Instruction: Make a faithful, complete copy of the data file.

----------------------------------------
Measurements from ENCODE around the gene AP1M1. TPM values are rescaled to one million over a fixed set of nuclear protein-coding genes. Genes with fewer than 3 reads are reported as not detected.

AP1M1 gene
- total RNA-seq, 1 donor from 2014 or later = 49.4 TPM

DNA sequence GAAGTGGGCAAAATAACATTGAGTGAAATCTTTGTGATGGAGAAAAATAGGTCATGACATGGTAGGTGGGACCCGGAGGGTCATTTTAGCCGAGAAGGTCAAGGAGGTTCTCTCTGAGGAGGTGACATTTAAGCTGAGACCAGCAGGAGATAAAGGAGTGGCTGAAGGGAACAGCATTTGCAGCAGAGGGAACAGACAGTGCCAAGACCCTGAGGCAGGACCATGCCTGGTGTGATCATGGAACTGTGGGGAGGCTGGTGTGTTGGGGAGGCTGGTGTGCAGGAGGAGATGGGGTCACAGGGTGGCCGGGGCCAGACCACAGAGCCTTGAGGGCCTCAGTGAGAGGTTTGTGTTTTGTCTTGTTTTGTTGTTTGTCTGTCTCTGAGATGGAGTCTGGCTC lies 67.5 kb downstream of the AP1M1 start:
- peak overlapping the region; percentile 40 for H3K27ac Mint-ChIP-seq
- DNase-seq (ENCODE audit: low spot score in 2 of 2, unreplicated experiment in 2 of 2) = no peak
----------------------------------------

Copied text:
Measurements from ENCODE around the gene AP1M1. TPM values are rescaled to one million over a fixed set of nuclear protein-coding genes. Genes with fewer than 3 reads are reported as not detected.

AP1M1 gene
- total RNA-seq, 1 donor from 2014 or later = 49.4 TPM

DNA sequence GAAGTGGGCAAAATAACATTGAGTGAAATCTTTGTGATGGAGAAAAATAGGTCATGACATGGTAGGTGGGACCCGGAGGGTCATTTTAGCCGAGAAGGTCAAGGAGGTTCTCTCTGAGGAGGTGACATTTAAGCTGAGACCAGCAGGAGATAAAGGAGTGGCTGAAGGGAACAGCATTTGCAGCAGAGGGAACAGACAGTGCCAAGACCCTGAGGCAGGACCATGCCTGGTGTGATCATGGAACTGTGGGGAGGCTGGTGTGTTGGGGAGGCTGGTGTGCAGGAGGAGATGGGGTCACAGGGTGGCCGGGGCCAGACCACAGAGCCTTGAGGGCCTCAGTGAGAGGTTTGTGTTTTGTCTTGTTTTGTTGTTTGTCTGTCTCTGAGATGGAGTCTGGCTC lies 67.5 kb downstream of the AP1M1 start:
- peak overlapping the region; percentile 40 for H3K27ac Mint-ChIP-seq
- DNase-seq (ENCODE audit: low spot score in 2 of 2, unreplicated experiment in 2 of 2) = no peak